I have a friend from the southern U.S. who uses the phrase “might could” quite often. He’ll say, for example:
I might could do that this weekend.
When I first heard him say this, it made me do a double-take. I wasn’t sure whether it’s incorrect, or correct but just not idiomatic outside the southern U.S.
This is a construction that is restricted to certain dialects of US English. In Standard English, it is not grammatical. (This construction is also often stigmatized, which means you would want to be especially careful before using it — you could be judged!)
However, this construction is used systematically in certain dialects of American English. To describe it clearly, I want to define a few linguistic terms I will use to sort out a crucial three-way distinction:
- grammatical: A usage is systematic and acceptable within a certain dialect, standard or not. (Often, “grammatical” is used outside of linguistics as shorthand for “used in Standard English”. Note that the linguistic definition is broader than the layman’s definition!)
- speech error: In contrast to grammatical statements, speech errors are random and unpredictable.
- standard: This usage is grammatical in a standard form of English.
People who use this “might could” construction are not making a speech error — within this dialect, it is grammatical. Informally, this is used throughout the southern US, but has not spread to any other region I am aware of. Interestingly, it so happens that the same construction is standard in German.
A description of how this works:
What is going on in “might could” constructions is a process called “modal stacking”, where multiple modal verbs (e.g. “could”, “should”, “might”, “would”, etc.) can be stacked on top of each other. Each added modal verb contributes towards the overall meaning of the sentence. In Standard English, to convey the same meaning, we have to use another construction:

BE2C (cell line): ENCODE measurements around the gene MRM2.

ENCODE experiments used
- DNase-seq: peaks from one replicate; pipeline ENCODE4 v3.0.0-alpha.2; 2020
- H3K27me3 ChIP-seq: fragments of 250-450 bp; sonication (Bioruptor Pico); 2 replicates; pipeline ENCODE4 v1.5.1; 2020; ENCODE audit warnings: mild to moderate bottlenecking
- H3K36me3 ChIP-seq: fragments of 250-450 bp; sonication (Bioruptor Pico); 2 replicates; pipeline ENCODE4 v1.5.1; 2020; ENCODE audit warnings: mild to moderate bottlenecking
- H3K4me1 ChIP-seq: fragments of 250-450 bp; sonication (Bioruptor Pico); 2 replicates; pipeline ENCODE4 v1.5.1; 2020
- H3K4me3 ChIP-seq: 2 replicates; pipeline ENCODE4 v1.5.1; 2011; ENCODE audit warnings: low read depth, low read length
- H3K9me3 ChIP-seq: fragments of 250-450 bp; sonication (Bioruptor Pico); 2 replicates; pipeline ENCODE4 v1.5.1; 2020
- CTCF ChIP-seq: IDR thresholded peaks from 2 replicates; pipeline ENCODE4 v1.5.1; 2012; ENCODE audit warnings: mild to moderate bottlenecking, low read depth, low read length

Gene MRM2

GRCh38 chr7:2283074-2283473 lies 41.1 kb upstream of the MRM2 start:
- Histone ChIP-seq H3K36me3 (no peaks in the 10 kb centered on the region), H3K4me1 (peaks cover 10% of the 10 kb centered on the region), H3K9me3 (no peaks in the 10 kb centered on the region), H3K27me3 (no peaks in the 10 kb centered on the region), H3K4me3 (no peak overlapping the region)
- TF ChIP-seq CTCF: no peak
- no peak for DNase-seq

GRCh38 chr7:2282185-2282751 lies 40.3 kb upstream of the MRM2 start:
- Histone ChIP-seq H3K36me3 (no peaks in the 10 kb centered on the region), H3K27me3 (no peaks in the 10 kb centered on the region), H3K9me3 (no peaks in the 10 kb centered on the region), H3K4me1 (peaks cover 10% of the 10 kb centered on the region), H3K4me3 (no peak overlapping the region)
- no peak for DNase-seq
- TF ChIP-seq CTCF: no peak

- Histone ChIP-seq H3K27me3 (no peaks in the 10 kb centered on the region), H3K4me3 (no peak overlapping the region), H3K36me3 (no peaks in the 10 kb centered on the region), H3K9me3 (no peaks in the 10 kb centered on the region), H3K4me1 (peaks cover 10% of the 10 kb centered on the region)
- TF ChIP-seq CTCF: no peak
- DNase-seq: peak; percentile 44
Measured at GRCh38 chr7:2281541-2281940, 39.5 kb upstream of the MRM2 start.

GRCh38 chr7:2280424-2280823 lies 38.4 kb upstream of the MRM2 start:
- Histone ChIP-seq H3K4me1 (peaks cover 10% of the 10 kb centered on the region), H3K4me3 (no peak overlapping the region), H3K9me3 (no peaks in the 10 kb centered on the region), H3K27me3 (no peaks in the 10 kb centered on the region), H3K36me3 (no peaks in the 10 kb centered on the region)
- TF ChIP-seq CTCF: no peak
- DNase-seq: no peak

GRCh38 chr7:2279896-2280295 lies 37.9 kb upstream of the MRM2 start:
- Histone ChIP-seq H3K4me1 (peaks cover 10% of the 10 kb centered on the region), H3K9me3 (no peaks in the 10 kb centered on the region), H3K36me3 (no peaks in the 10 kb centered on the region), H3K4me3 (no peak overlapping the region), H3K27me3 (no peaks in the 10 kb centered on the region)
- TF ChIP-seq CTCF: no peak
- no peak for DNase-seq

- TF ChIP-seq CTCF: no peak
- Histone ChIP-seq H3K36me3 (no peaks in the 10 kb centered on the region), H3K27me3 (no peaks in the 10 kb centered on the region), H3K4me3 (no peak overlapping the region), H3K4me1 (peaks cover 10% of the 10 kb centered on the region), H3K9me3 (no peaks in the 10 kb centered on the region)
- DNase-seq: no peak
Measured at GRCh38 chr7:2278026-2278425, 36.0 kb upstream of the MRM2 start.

I might could do that. –> I might be able to do that.
We are doing effectively the same thing in standard English in terms of semantics, it’s just that we have to change things around to get around a syntactic restriction.
These constructions are not redundant by definition (they are only redundant if you stack them redundantly!). Neither “I might do that” nor “I could do that” would have the same meaning as “I might could do that”.
Other constructions include:
I might should do that. (= “Maybe I should do that”)
I used to could do that. (= “I used to be able to do that”)
To sum up:
Modal stacking is not sloppy, meaningless, or redundant; linguistically, it is a systematic process (which I think is really cool!). It is just non-standard in English — something one would avoid using outside of this particular dialect group, especially because (like many features of Southern English) it carries a certain stigma outside of where it is used. But within that group, it is a productive and useful construction.
(This answer has been edited to clarify my use of “grammaticality”.)